Written evidence submitted by Young Epilepsy (CYP0117)





Epilepsy and mental health


Epilepsy is a physical condition, rather than a mental illness. However, research shows that children and young people living with the condition are four times more likely to experience a mental health problem than their peers.


Children and young people with epilepsy are more at risk of experiencing a mental health problem due to a range of factors. This could include the underlying cause of the epilepsy (such as a brain injury), side effects from anti-seizure medication, as well as the anxiety, stigma and marginalisation often associated with living with this condition. 


Mental health support in epilepsy care


Integrated mental health support is recommended as best practice in paediatric epilepsy care, but only 1 in 7 children’s epilepsy clinics (14.5%) in England currently provide this support. People living with long term physical conditions, such as epilepsy, are likely to suffer more complications if they also develop mental health problems, increasing the cost of care by an average of 45%.


A recent Young Epilepsy survey showed that in paediatric epilepsy care, less than half of young people said their epilepsy doctor or nurse spoke to them about how the condition could impact on their mental health. Many young people called for better support on how epilepsy affects mental health. The experience of the pandemic may have had a further impact on mental health, with 63% of young people with epilepsy experiencing a deterioration in mood during lockdown.


Emerging research is showing that integrated mental health support can be delivered in paediatric epilepsy clinics in a cost-effective way. As part of Young Epilepsy’s research partnership, UCL GOS-ICH is currently trialling an online assessment and talking treatment (delivered over the phone) to help identify and treat mental health issues in children and young people with epilepsy. The pilot study was successfully completed and a randomised controlled trial is currently underway.


The NHS Long Term Plan emphasises the need for greater integration of care, including increased recognition and resourcing of mental health support. The Long Term Plan also commits to expanding and equipping paediatric clinical networks to improve the quality of care for children with long term conditions, including epilepsy.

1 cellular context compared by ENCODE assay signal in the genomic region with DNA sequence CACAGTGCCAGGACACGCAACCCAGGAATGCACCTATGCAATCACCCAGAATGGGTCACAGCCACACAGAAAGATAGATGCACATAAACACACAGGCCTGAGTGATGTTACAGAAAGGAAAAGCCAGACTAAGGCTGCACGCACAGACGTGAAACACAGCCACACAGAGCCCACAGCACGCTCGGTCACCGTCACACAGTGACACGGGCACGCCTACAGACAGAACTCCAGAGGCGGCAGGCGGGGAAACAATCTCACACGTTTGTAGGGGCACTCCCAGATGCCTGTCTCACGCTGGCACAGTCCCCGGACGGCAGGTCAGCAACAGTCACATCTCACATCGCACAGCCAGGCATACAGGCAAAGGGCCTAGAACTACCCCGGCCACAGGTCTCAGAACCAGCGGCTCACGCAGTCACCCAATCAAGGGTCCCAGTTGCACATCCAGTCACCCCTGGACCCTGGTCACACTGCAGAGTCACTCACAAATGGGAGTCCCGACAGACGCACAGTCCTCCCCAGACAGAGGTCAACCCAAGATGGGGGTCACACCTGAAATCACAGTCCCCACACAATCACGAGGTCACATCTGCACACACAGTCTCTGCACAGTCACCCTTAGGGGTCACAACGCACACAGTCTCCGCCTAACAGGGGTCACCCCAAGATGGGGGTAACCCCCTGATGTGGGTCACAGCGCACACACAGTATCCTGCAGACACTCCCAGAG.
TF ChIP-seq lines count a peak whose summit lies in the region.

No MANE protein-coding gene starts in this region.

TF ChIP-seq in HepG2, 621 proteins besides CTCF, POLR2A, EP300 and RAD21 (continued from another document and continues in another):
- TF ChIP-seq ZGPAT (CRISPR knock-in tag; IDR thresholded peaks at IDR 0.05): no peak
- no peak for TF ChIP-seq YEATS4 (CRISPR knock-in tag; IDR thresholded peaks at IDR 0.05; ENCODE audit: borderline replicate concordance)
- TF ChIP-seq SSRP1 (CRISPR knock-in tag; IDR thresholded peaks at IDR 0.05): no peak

Young Epilepsy welcomes NHS England’s vision for delivering integrated care for children and young people. However, it is crucial that there is a clear expectation and sufficient resource for all paediatric epilepsy clinics to deliver integrated mental health support as part of children’s epilepsy care. This is particularly important in the context of emerging NHS reforms to healthcare commissioning, including the future of Best Practice Tariffs and the framework for decision-making in Integrated Care Systems.



Mental health support in schools for children with medical conditions


Young Epilepsy welcomes the Government’s increased investment in mental health support for children in schools. However, there appears to be a disconnect between this programme of work and schools’ existing duties to support children with medical conditions, which include both physical and mental health needs.


Schools have a legal duty to support children with medical conditions (both physical and mental) ‘so that they can play a full and active role in school life, remain healthy and achieve their academic potential’. This includes schools having a specific medical conditions policy, individual healthcare plans (IHPs) for children and training for staff. IHPs should consider pupils’ broader needs, including any learning or emotional support that the child might need.


It is important that pupils’ physical and mental health needs are considered together. ‘Future in Mind’ highlighted evidence showing that having a long term physical condition increases the risk of children and young people experiencing mental health problems. In order to support vulnerable groups of children and young people, it is vital that Mental Health Support Teams understand the increased risk of mental health problems that children with epilepsy, and other long term conditions, are faced with. These teams should also work closely with the existing healthcare teams of children with physical conditions (such as epilepsy specialist nurses) to ensure holistic support is provided.


A Young Epilepsy survey found that 1 in 3 children with epilepsy did not have an individual healthcare plan (IHP) at school and 1 in 3 families did not know if their school had a medical conditions policy, despite the fact that guidance makes clear that this should be ‘readily accessible’ to parents.


Young people and parents may be unaware what arrangements their school has for supporting children with health conditions as there is no requirement for schools to publish their medical conditions policy online. Young Epilepsy calls on the Government to introduce such a requirement, to ensure families know what support is available from their school.



May 2021